WORLD BANK GOVERNANCE INDICATORS, change 2008vs2005                                                                           

IFC Cost of Doing Business,
2010 vs 2006   

Regulatory quality
Government effectiveness
Rule of law
Corruption control 
Days to export
Days to import
Average variation China-heavy Africa






Average variation






a) Countries where China dominated foreign investment in the mid 2000s (Benin, Congo DR, Ethiopia, Guinea, Libya, Niger, Rwanda, Sudan, Zambia) according to the Heritage investment tracker.

The Table focuses on identifying possible differences in ‘soft’ (governance) and ‘hard’ (the ease of foreign trading, as a proxy for transport infrastructure)  between country groups with heavy Chinese investment and an averag for all-Africa. The data are derived by the World Bank World Governance Indicators and the IFC Cost of Doing Business Indicators. Note that the underlying averages are unweighted and hide a lot of country variation;  they should not be taken as  statistically significant results. Yet they serve to put into context pronouncements such as by the US Secretary of State Hillary Clinton at a recent state visit to Zambia who warned again ‘new colonialism’ in Africa, refering to China:

“We don’t want them to undermine good governance in Africa.”

The Table shows that African countries qualified as China-heavy (where China dominated foreign investment in the mid 2000s according to the Heritage investment tracker) did clearly better in terms of changes in  ‘soft’ infrastructure:  regulatory quality; government effectiveness; rule of law; and corruption control. Also the IFC Cost of Doing Business data that are not distorted by US dollar variations and can be taken to at least partly represent changes in transport infrastructure, namely days needed to import, resp. export, indicate greater improvements in countries where China engaged more strongly than elsewhere. While this does not tell us anything about causation, it can be assumed that these data reflect the impact of China’s development cooperation.

A new OECD Development Centre Working Paper (#302) by Myriam Dahman Saidi and Christina Wolf analyses the Asian mode of development co-operation that is progressively gaining momentum in poor countries. Asian mode development co-operation usually relies on project rather than programme aid and targets infrastructure and industrial rather than social sectors. Chinese ‚Aid‛ is in fact perceived more as one of several tools aiming at laying the ground for enhanced bilateral trade and private-sector activity, enabling governments to reduce the risk of market entry for companies and to provide the necessary infrastructure to reduce operational costs.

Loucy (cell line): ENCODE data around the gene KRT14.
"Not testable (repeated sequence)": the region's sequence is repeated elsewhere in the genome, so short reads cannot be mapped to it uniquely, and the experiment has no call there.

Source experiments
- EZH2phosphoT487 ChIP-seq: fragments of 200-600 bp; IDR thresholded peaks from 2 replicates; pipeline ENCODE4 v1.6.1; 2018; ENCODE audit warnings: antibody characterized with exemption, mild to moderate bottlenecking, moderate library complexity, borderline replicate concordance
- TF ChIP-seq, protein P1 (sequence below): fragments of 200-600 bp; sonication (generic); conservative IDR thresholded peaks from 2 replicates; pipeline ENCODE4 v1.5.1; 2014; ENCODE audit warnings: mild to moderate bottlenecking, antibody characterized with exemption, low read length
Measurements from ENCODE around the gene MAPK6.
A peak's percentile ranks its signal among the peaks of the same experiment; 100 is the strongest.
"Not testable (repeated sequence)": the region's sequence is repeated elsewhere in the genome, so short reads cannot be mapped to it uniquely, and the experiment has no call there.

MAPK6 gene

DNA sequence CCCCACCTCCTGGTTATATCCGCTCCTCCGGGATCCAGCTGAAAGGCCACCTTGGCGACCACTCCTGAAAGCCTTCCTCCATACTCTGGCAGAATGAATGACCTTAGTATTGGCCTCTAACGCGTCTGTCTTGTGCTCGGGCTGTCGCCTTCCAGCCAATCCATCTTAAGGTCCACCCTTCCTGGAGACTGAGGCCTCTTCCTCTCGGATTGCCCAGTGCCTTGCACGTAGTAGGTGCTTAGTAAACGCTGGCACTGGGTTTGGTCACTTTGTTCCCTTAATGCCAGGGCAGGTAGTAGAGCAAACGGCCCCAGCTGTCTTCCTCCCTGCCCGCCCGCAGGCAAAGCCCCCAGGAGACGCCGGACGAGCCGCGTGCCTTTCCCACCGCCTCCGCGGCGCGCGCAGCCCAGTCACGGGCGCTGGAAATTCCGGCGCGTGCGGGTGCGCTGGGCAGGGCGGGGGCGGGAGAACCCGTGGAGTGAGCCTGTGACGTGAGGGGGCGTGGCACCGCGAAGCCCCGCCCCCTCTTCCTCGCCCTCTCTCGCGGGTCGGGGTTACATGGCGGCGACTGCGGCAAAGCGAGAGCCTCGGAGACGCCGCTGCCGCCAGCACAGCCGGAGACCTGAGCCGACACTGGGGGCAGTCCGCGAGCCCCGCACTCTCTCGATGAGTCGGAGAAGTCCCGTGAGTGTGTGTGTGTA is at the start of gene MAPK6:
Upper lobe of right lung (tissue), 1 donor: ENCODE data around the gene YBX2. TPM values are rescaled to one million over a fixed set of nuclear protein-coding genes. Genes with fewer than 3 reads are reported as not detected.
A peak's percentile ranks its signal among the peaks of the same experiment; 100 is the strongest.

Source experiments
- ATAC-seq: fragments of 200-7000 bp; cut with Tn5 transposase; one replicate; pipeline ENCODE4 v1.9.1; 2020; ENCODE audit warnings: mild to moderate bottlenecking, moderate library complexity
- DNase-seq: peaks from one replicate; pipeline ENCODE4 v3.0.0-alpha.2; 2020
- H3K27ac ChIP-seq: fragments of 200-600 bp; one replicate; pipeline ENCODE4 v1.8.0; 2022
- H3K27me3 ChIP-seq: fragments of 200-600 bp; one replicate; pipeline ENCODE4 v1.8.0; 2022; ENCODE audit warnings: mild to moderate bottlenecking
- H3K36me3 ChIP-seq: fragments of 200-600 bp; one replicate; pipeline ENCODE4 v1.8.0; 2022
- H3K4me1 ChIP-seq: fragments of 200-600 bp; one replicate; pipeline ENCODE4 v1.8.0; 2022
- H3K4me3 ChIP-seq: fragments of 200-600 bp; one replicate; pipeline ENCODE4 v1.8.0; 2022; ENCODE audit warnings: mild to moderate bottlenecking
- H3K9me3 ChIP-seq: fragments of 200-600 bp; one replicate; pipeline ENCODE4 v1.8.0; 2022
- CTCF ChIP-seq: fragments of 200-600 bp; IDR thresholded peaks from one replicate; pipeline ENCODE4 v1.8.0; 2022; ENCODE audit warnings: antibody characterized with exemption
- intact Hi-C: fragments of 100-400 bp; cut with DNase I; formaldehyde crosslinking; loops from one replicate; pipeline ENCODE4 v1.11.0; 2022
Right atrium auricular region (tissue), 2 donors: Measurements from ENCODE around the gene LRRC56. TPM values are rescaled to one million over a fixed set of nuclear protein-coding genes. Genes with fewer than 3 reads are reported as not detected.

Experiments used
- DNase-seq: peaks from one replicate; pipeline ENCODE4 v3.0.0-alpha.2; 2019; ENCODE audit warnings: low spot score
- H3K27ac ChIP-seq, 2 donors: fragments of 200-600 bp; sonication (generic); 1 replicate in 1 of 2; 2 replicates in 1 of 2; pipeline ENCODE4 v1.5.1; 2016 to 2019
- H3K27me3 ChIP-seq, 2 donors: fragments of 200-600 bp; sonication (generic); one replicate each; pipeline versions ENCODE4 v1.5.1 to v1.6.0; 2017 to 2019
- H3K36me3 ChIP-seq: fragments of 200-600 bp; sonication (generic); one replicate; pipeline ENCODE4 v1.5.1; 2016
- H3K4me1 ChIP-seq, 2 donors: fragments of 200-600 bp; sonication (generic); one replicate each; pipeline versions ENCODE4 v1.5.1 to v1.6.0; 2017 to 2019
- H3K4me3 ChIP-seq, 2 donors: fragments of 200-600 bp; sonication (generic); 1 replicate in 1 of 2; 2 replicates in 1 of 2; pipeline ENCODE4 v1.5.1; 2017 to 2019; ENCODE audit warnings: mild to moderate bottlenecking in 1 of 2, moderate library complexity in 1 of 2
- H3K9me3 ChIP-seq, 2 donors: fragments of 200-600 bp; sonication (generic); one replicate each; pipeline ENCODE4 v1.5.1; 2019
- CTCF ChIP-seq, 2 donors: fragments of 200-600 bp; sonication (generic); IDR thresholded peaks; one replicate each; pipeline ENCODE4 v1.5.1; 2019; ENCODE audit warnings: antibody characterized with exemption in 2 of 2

Being largely complementary to the actions of established donors, this new philosophy is associated to a range of new opportunities for African countries, notably with respect to filling the infrastructure gap, the development of the rural hinterland, finance modalities that combine the longer-term horizon of public actors with the profit-oriented private sector and the possible spill-over effects from the new entrepreneurial diaspora.

Saturday, 6 August 2011


Some noteworthy comments:

FT Lex stays calm...

and already in June 2009:

Monday morning US Treasury futures update. The market reacts as perversely as could be expected as the 10-year yield tumples from 2.60 to 2.50%.

Monday night: Obama says we will always be AAA (Hey teacher, leave us all alone...!)
It is true that the US can print $$$$$$$$$$$$$$$$$$$$$$$$$$$$$$...indefinitely.

Tuesday, 9th August: $ weakens against safe haven currencies (the result of the prospect of the Fed printing $$$$$$$$$$$$$$$$$$$$$$$$$$$$ - or QE3), and two statements that are noteworthy:

Paola Subacchi (Chatham)

Prof Willem Buiter (Citi), in a note 9th August (no hyperlink here), pronounces
The US sovereign downgrade was both expected and appropriate, in our view.
The roots of US fiscal unsustainability date back to 2001.
Absolutely safe assets no longer exist.
The other AAA-rated G7 sovereigns are all at risk of a downgrade, with the markets focusing particularly on France.In the emerging Brave New World without AAA G7 sovereigns, relative safety guides portfolio allocation decisions.

The ABC of the US Triple-A Downgrade and of Others to Come